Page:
This paper is a two-part study of small-scale business enterprises in the Philippines: survey and empirical analysis, both of which are combined in an attempt to understand what determines entrepreneurial motivations and success in the Philippines. The survey was conducted in order to study entrepreneurship development and motivations in the Philippines and also to understand the challenges and sacrifices faced by Filipino entrepreneurs. In particular, this survey is quite comprehensive in scope and comprised 202 questions. Aside from data on the general characteristics of the business enterprise and the entrepreneur, the survey also asks questions about important issues in the study of entrepreneurship such as entrepreneurial intensity, sacrifice, motivation, business plans, the business' effect on the entrepreneur's quality of life, the entrepreneur's personal beliefs and attitudes, and difficulties and problems that the entrepreneur encountered at different stages of operating the business enterprise. This study also presents an empirical analysis of the determinants of success by Filipino small businesses. This analysis made use of the survey data and is based on the estimation of a regression model using Ordinary Least Squares technique.
Since the 1990s, there has been a resurgence of interest on the role of small-scaled business enterprises or small and medium enterprises (both will be referred to as "SMEs" hereafter) in national and international economic and social development. This is consistent with the overall shift of development strategies in many countries toward a more decentralized, even localized, approach. As such, many scholars, practitioners, and institutions involved in economic development have begun to recognize the important roles that smaller-scale business entities play in the economy and society. More and more people are becoming convinced that these entities can be a very effective means of achieving, not only economic progress, but social goals (e.g., a more equal income and a greater appreciation for diversity in gender and race) as well. All of these suggest a greater need to increase our understanding of the nature and capabilities of family businesses and SMEs and the kinds of policies and incentive systems that would be appropriate, necessary, and effective in encouraging and strengthening them.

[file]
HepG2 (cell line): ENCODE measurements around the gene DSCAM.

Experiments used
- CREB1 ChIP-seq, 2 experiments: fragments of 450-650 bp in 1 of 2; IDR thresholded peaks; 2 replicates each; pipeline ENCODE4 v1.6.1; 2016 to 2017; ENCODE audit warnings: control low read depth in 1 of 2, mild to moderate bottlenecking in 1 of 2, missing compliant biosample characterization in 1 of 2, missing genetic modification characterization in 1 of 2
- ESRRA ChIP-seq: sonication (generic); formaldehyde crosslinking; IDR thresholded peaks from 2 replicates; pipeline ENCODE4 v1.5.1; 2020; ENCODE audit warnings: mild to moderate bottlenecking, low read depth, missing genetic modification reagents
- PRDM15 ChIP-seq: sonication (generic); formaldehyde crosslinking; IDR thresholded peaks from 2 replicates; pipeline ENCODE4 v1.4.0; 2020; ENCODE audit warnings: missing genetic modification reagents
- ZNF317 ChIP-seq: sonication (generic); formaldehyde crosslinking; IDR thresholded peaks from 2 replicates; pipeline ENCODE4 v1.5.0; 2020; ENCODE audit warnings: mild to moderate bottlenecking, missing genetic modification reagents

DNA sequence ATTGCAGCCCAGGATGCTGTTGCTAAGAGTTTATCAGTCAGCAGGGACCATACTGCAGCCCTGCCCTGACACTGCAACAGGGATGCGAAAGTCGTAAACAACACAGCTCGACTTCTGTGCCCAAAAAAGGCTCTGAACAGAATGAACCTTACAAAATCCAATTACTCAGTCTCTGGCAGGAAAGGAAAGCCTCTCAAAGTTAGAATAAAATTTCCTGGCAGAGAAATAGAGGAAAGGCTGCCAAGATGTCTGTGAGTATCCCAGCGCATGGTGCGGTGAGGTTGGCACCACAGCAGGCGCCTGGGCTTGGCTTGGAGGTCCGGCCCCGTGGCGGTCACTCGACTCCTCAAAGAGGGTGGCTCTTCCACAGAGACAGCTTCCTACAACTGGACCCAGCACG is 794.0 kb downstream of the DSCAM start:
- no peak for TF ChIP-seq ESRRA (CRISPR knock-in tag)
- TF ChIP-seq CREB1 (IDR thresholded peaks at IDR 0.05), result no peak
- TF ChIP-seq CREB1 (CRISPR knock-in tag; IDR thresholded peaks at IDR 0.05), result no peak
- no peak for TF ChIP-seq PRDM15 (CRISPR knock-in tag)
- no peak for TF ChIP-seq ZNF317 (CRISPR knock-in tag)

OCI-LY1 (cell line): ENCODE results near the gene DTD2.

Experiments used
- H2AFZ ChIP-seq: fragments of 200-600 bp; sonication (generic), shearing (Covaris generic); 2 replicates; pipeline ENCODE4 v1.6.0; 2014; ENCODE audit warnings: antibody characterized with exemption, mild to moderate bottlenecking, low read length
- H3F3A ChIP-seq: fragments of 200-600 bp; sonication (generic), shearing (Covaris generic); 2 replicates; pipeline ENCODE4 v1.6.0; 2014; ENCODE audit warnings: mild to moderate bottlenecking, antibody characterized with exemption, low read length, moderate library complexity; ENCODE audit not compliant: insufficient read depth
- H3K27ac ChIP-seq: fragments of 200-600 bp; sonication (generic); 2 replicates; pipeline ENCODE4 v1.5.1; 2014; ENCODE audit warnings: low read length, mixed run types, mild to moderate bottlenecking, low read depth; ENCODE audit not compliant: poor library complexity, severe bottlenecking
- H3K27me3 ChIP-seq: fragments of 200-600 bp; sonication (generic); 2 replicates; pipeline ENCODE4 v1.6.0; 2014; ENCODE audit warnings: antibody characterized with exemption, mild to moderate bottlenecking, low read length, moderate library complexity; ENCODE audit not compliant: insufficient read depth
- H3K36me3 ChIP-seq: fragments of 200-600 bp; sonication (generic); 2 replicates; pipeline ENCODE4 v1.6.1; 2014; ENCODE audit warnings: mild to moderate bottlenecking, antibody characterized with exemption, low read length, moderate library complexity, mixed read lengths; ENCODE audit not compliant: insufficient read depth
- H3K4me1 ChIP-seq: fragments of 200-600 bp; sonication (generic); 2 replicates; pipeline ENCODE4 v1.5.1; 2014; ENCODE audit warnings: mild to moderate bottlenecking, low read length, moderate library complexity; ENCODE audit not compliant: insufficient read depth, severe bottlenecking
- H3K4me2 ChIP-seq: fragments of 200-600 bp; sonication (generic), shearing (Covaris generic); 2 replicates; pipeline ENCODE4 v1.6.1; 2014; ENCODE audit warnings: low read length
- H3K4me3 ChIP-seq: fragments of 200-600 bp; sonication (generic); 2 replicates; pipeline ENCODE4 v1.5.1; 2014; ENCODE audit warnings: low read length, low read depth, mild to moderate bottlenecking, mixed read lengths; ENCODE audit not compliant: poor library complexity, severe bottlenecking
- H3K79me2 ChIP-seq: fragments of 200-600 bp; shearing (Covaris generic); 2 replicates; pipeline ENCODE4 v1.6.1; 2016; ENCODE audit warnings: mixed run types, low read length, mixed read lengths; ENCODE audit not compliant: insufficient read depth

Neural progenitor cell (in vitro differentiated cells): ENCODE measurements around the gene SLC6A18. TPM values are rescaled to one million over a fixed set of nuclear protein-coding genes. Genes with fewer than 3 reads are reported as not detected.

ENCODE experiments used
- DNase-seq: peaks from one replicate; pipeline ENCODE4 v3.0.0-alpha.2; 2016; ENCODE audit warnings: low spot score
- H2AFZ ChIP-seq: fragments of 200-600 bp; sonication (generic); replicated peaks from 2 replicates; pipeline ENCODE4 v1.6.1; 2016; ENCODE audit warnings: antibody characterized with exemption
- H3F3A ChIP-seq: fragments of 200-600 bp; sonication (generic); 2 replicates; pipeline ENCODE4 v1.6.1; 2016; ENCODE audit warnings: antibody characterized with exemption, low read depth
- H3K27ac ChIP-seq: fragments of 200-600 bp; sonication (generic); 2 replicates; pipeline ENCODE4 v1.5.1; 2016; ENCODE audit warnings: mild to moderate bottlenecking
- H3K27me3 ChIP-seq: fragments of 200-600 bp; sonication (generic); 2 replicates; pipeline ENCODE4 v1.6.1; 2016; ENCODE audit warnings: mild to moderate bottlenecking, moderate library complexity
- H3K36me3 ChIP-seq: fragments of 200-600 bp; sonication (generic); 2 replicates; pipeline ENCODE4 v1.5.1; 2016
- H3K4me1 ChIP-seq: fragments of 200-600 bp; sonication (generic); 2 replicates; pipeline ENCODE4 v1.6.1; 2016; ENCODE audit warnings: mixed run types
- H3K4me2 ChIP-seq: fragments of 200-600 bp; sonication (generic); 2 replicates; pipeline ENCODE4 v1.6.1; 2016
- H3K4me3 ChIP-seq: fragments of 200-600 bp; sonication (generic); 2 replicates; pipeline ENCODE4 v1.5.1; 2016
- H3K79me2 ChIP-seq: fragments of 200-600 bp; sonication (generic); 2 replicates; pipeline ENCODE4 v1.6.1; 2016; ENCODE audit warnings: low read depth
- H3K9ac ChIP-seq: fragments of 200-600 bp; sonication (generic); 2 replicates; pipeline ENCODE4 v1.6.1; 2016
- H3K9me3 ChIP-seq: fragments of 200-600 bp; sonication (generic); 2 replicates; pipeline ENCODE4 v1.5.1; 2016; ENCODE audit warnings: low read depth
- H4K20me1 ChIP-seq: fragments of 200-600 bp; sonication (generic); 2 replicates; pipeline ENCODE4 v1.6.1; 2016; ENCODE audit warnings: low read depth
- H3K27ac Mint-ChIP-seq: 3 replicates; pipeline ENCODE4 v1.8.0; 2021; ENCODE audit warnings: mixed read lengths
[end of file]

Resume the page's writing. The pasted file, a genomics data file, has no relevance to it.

REVIEW OF ISSUES AND RELATED STUDIES
Like those in other countries, SMEs in the Philippines make significant contributions to the overall economy and the country's pursuit of economic development. Data show Filipino SMEs to make up more than 99% of all businesses in the country, provide more than two-thirds of the country's employment, and is responsible for almost one-third of the country's income (Philippine Department of Trade and Industry, 2003). Given their economic importance (others also highlight their social significance), Filipino SMEs are an interesting subject of study. Consequently, one would expect to find numerous studies on them. This, however, is not the case, most probably because of a number of issues that complicate their study.
One of these issues has to do with the different perspectives on different aspects related to SMEs. Depending on which perspective the researcher uses as the primary source of insight and information, one gets a very different picture. In the study of Filipino SMEs, at least 3 different perspectives could be identified: that of policymakers, SME owners, academician and scholars.
In Philippines, government support to SME looks very good on paper. Specific legislation (Republic Act 6977: Magna Carta for Small Enterprises, signed in 1991; amended as Republic Act 8289 in 1996), institutions (such at the Department of Trade and Industry/Bureau of Small and Medium Business Development, University of the Philippines-Institute for Small-Scale Industries, and institutions that provide credit or credit guarantee to SMEs); publications give the impression that the government pays careful attention and takes sufficient action to encourage SMEs. …